A decisive key to help grasp some of the essential points of what is happening around us.
The ninth part of Roberto Calasso’s work in progress, The Unnamable Present, is closely connected with themes of the first book, The Ruin of Kasch (originally published in 1983, and recently reissued by FSG in a new translation). But while Kasch is an enlightened exploration of modernity, The Unnamable Present propels us into the twenty first century.
Tourists, terrorists, secularists, fundamentalists, hackers, transhumanists, algorithmicians: these are all tribes that inhabit the unnamable present and act on its nervous system. This is a world that seems to have no living past, but was foreshadowed in the period between 1933 and 1945, when everything appeared bent on self-annihilation. The Unnamable Present is a meditation on the obscure and ubiquitous process of transformation happening today in all societies, which makes so many previous names either inadequate or misleading or a parody of what they used to mean.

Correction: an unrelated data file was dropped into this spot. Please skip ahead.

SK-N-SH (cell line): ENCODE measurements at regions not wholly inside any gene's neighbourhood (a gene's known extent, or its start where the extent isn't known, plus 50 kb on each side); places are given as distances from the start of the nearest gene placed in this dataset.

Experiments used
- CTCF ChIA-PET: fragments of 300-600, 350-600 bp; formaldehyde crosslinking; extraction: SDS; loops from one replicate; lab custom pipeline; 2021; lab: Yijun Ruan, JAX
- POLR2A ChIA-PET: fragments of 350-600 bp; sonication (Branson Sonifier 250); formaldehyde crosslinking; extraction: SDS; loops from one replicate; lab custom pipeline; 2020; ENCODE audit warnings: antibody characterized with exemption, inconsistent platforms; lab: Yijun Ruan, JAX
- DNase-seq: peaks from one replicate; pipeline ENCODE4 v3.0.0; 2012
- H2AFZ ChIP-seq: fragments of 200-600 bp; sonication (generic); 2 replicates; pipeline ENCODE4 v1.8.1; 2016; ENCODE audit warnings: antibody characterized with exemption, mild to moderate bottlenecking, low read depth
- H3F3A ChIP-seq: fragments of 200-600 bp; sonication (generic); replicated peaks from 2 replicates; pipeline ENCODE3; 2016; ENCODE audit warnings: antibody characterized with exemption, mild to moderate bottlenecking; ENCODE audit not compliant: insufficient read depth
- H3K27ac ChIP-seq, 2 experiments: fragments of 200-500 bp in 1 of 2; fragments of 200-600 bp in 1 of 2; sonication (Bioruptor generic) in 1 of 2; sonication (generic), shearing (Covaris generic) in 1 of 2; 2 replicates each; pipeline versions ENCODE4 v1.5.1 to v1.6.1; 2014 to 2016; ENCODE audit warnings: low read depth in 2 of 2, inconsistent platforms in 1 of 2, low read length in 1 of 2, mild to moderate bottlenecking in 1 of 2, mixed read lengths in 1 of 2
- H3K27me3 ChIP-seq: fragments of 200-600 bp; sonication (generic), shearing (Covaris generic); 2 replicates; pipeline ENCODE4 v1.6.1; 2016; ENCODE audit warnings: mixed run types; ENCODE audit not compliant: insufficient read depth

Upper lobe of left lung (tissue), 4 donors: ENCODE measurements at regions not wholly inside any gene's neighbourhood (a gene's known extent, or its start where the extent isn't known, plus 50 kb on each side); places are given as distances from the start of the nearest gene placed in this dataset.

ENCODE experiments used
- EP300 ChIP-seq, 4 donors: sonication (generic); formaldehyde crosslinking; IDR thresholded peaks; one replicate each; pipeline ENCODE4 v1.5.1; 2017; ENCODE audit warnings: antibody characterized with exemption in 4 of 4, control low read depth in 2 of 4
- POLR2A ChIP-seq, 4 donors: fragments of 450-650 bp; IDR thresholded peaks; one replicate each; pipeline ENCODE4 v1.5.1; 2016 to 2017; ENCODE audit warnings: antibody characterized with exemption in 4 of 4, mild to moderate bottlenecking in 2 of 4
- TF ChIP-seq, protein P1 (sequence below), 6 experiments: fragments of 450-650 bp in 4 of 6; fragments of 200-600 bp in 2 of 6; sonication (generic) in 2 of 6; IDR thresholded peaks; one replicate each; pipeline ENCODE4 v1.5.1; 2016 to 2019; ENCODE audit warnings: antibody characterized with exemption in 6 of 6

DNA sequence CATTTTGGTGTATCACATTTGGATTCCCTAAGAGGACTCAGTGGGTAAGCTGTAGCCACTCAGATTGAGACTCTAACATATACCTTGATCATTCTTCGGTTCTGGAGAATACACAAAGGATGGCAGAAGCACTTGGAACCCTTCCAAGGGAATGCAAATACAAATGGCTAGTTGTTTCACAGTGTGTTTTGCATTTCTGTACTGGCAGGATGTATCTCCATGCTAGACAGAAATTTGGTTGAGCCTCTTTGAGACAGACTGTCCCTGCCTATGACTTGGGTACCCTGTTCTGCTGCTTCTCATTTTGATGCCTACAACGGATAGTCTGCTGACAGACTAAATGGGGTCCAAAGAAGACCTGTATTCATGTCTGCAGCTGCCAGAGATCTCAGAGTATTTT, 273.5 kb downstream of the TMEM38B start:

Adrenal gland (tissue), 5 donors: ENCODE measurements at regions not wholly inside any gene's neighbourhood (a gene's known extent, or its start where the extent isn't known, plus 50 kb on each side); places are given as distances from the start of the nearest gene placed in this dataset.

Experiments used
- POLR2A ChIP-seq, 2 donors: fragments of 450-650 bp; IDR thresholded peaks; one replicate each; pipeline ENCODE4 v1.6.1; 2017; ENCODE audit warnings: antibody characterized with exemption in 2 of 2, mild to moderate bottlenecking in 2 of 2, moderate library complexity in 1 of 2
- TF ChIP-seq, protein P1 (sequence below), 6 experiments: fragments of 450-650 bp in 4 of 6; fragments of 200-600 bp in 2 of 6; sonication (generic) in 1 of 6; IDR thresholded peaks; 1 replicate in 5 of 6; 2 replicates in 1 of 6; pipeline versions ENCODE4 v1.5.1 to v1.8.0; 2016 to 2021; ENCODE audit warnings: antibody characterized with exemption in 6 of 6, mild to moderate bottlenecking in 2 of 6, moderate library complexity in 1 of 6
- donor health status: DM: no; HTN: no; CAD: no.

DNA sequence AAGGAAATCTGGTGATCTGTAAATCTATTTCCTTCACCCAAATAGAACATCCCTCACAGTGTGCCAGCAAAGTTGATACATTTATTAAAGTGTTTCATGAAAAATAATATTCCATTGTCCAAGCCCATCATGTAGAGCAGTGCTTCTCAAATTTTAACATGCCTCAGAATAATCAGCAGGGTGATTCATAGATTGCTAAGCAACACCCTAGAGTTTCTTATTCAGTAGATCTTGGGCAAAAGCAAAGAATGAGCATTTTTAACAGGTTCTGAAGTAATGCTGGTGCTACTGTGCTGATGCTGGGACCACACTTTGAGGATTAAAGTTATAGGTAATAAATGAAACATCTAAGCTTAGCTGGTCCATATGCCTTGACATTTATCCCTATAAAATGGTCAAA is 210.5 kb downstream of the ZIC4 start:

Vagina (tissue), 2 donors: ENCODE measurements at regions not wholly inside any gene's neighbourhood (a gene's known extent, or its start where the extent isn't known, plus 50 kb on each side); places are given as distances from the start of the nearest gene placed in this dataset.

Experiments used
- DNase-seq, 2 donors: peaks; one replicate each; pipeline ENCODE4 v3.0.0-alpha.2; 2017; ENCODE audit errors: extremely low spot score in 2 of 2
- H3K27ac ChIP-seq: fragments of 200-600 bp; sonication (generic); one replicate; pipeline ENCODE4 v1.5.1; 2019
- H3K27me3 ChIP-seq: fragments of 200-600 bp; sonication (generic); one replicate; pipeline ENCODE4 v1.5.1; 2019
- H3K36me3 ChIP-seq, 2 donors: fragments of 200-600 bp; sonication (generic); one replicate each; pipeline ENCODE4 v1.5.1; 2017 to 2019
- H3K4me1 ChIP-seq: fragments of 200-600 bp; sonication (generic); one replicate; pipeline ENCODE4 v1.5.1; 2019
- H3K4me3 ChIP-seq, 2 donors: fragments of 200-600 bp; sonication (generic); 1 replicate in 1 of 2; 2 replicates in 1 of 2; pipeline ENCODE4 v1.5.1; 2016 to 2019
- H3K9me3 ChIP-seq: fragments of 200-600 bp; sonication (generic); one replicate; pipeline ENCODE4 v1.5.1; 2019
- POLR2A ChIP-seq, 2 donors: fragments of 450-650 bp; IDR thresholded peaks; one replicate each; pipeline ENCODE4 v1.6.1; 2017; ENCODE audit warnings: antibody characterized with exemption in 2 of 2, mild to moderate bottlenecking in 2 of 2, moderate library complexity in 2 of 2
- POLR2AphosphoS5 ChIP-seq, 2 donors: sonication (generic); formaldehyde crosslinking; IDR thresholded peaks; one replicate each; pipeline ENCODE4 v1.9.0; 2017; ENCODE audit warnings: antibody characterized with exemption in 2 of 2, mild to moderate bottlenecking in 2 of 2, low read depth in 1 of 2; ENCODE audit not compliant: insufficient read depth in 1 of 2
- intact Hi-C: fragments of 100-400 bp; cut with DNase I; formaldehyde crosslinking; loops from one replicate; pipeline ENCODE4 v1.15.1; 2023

Translated with sensitivity by Calasso’s longtime translator, Richard Dixon, The Unnamable Present is a strikingly original and provocative vision of our times, from the writer The Paris Review called “a literary institution of one.”
About the Author
Roberto Calasso, publisher of Adelphi in Milan, is the author of many books, among them The Ruin of Kasch, The Marriage of Cadmus and Harmony, Ka, K., and Tiepolo Pink.
"[A] tremendous achievement . . . in Mr. Calasso’s kaleidoscopic series of investigations into the spiritual biography of the secular West. . . . Mr. Calasso is not a lecturer or a literalist. He does not write straightforwardly, but shuffles between ideas and episodes, treating all thought as contemporaneous. He handles the events of the past with the reverence of a priest, rather than the dispassion of a historian." --Dominic Green, The Wall Street Journal
"Deeply learned . . . a tour de force and among the most memorable things Calasso has written over the course of his series . . . Admirers of contemporary European literature and continental philosophy will find this engaging and provocative." —Kirkus